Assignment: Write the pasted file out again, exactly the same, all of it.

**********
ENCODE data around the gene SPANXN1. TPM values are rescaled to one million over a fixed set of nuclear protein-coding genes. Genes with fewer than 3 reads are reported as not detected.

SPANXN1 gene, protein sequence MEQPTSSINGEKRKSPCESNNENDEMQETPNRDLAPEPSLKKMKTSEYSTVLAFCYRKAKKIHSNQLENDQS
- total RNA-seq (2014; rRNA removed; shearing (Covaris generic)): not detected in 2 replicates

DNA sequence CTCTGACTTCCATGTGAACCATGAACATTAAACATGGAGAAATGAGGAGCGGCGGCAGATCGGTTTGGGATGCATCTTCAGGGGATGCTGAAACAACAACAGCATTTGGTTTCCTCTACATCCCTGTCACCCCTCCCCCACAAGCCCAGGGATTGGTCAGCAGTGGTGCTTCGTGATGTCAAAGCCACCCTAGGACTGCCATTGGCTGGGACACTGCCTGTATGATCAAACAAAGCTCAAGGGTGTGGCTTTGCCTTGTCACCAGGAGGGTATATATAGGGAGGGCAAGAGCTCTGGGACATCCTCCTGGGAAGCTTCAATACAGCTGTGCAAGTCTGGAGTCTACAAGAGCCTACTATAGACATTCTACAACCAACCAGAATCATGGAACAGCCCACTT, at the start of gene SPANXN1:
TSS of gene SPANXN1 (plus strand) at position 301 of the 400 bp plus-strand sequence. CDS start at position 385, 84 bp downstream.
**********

ENCODE data around the gene SPANXN1. TPM values are rescaled to one million over a fixed set of nuclear protein-coding genes. Genes with fewer than 3 reads are reported as not detected.

SPANXN1 gene, protein sequence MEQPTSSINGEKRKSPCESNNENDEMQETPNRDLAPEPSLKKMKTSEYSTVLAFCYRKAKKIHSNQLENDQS
- total RNA-seq (2014; rRNA removed; shearing (Covaris generic)): not detected in 2 replicates

DNA sequence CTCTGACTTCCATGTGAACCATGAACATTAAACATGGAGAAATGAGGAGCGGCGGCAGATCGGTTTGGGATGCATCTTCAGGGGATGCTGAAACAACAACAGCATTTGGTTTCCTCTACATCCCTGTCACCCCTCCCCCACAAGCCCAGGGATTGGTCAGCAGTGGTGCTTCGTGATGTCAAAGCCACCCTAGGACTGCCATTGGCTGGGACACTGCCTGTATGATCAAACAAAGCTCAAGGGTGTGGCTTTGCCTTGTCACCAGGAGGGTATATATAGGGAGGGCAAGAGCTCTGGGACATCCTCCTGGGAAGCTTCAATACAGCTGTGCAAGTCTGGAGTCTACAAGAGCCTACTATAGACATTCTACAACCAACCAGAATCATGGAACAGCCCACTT, at the start of gene SPANXN1:
TSS of gene SPANXN1 (plus strand) at position 301 of the 400 bp plus-strand sequence. CDS start at position 385, 84 bp downstream.